Wednesday, March 24, 2010

Searching for Whales and Agate

Our day started yesterday at the Rumlano cheese outlet and factory. Here we were able to watch how cheese is made. An interesting fact which we learned is that the whey, the moisture squeezed from the curds, is bottled and given to the cows for reprocessing. The milk used to make the cheese comes from organic farms, which makes me quite happy. Their cheese is also quite tasty! From this place we drove to a park along the coast,within the city, which had a memorial to the crew and passengers of the ship Brother Jonathan, which crashed in this area in 1864. There were only 19 survivors. As we looked at the list of crew and passengers we noticed that five ladies had no names, they were simply designated as "ladies of the night".  Surely they did have names!  As a result of this crash the first lighthouse was built off the shore here in 1865. And a second one was built later, this one is still in operation.The picture of that lighthouse is below.
In the park were volunteer whale watchers. They work under the auspices of the Oregon State Parks. They have studied with a marine biologist to locate and identify whales. Daily they e-mail their findings to a national registry. The volunteers we talked to here said they spotted six this morning. We ate our lunch sitting there and in that period of time a pod of five gray whales were seen. John and I could not spot them, they were quite far away on the horizon. From there we drove further along the coast and stopped to walk along two beaches. At the first one we saw people crawling/lying on the beach and sifting through the sand. Agates have been found in this area, and that was what the people were searching for. I joined them and found a few of the transparent colored stones. There are many beautifully colored small stones on this beach, but not many that are actually agates. I found a few good-sized  agates, one was about the size of a robin's egg. At another beach we also looked at tide pools. At first we thought there were very few signs of sea critters in those pools, but when I touched a rock with my stick it felt mushy and contracted. It was a sea anemone camouflaged by the presence of many shells. The green center is his mouth, in which he has some food. Quite interesting, right? The natural world sure has its oddities!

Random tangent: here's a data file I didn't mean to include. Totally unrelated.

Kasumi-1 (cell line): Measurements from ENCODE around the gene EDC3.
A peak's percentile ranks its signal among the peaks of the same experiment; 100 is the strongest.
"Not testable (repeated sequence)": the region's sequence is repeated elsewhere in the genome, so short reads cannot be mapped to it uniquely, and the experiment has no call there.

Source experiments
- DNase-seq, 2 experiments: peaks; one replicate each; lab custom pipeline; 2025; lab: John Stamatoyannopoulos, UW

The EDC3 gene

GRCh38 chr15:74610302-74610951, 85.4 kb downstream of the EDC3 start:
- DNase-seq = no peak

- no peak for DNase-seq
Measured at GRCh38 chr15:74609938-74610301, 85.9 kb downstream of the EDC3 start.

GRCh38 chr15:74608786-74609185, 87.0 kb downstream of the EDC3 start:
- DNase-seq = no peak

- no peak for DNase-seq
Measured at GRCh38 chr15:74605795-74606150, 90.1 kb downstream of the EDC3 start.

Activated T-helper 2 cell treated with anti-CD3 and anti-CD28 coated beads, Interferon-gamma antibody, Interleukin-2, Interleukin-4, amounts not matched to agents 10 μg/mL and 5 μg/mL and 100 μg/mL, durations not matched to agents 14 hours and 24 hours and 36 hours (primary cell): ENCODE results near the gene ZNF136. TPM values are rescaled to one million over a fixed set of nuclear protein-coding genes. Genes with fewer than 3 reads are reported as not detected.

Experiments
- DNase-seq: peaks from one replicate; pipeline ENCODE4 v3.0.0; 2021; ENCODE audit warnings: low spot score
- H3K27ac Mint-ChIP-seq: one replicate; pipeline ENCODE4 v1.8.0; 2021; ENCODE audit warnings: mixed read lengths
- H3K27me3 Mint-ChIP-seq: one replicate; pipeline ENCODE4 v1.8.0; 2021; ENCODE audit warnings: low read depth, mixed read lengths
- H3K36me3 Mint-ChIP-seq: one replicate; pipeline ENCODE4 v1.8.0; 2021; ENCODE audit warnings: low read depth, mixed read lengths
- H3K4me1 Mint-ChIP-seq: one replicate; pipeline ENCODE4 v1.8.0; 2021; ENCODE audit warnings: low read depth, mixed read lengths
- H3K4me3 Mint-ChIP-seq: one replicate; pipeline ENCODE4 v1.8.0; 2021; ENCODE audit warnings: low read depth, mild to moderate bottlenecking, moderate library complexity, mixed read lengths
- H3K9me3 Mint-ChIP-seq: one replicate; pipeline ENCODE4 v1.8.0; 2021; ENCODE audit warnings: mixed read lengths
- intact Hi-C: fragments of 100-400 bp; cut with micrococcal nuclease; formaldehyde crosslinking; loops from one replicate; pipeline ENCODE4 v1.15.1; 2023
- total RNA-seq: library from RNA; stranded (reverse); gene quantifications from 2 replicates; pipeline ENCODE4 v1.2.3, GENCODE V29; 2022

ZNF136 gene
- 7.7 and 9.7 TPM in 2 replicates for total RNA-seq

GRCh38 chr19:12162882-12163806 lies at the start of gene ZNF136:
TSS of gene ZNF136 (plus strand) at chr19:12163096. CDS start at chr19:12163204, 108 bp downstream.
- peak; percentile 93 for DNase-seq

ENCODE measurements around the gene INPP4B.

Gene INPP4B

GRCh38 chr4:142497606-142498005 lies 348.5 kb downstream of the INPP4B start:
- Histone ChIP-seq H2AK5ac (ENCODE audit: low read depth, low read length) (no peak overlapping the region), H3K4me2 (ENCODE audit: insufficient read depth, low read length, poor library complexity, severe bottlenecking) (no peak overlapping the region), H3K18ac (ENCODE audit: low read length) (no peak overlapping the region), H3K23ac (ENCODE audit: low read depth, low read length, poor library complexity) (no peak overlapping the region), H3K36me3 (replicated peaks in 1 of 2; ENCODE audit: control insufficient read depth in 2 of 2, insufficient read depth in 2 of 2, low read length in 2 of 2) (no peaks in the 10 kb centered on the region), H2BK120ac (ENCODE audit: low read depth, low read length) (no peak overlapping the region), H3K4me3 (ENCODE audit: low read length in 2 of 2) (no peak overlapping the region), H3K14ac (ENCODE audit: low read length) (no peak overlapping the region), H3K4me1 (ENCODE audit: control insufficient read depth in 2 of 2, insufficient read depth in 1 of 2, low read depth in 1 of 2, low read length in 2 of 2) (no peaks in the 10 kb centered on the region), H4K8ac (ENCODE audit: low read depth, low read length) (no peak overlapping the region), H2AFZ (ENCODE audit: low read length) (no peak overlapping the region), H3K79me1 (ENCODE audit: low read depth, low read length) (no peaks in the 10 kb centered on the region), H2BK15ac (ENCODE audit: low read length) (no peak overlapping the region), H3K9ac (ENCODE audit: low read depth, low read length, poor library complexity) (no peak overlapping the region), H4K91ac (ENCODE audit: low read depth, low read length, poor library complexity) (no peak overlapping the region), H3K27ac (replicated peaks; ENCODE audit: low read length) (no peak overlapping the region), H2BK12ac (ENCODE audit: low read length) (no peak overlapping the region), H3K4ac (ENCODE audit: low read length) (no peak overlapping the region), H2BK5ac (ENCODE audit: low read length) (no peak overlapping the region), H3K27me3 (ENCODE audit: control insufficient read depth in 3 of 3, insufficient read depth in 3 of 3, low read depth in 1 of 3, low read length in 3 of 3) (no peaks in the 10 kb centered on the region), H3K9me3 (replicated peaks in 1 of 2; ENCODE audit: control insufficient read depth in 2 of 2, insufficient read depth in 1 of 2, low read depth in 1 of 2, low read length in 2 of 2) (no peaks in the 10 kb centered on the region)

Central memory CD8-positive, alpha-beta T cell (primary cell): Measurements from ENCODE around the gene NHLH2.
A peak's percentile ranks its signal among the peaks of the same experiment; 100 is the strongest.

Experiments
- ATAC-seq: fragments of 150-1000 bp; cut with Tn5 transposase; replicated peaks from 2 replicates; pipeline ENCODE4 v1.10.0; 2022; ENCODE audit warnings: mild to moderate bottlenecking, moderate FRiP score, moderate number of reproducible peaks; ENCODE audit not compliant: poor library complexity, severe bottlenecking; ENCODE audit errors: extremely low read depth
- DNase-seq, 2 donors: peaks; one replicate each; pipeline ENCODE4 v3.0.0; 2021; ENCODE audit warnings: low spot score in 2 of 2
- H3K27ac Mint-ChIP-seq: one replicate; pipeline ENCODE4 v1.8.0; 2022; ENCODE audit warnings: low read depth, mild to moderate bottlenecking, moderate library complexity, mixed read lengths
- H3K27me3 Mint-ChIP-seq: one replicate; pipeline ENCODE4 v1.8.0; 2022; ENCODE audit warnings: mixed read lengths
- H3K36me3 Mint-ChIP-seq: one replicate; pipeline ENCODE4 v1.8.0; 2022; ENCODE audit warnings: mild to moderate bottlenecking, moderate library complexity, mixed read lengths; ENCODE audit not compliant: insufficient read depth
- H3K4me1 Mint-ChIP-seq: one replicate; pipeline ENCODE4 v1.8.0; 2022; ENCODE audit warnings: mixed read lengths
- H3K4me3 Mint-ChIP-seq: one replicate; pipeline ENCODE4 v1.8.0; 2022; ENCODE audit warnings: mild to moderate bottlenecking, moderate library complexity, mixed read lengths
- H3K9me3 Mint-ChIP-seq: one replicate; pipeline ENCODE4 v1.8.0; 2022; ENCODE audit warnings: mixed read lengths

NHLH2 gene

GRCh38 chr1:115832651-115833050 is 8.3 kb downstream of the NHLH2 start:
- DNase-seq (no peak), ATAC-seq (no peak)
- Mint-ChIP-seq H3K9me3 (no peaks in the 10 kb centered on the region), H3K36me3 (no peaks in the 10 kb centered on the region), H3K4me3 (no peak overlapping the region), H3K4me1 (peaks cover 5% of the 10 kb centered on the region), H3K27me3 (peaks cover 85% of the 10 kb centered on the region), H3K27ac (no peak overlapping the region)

We also enjoyed watching the many shore birds on the beach some of which we identified as gulls, sandpipers and sanderlings.  In the ocean there were sea ducks which we think are called surf scoters. I can't get over how John and I find it so easy to wile away the hours walking on the beach!

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